Without intervention by many groups, the ridgelines of the Abel Tasman would have eventually turned into wilding pine forests.  Being able to avert this slow-motion train wreck has been an unglamorous task, but a major step forward in the restoration of the park.

In 2010, the Abel Tasman Birdsong Trust began a $650,000 project to control pines of cone-bearing age from high priority coastal areas of the park.  The arrival of Project Janszoon meant the completion of this initial project was accelerated, and the initial strike was completed in 2015.

Since then, hundreds of thousands of wilding pines have been poisoned, stretching from Tinline Bay in the south to Taupo Point in the north. Follow-up control has been undertaken by Project Janszoon and DOC, with the Birdsong Trust completing the initial control of some small remaining areas, with support from the Abel Tasman Foreshore Scenic Reserve Fund.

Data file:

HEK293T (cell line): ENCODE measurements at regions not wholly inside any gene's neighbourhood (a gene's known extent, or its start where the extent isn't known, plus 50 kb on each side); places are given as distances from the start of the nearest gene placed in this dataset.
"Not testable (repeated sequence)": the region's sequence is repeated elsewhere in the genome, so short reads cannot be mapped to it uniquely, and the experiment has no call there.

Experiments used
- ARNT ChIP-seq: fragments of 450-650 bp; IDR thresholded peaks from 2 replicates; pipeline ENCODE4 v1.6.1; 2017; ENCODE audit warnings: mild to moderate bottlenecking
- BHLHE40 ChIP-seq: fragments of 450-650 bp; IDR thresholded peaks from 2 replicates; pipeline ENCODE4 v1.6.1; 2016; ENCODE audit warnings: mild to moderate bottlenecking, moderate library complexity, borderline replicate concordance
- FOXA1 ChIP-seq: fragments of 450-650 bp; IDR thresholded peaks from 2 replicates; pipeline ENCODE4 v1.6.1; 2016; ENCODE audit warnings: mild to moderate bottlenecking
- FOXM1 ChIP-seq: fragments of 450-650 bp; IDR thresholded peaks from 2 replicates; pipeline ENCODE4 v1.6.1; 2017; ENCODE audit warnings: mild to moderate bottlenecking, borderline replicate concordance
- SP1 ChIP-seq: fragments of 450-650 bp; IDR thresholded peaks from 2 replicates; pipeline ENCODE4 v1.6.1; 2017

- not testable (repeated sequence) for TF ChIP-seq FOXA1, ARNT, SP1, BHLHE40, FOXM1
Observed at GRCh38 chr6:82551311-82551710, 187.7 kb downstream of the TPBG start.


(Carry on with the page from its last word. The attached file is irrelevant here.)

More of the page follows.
Removing wilding pines is hard work and a massive logistical challenge. Access is often difficult with contractors having to work on steep and isolated hillsides. The impact is almost immediate and the grey skeletons of dead pines are now seen throughout the park.

Ultimately, the removal of pines will allow native forest to recover, transforming the park’s skyline and providing habitat for native species. While the pines have been halted in their tracks, another ten years of vigilance will be needed to ensure they do not get away again.

WILDING PINE CONTROL 

 Stilwell Bay stand – before & after

Anchorage Stand – before & after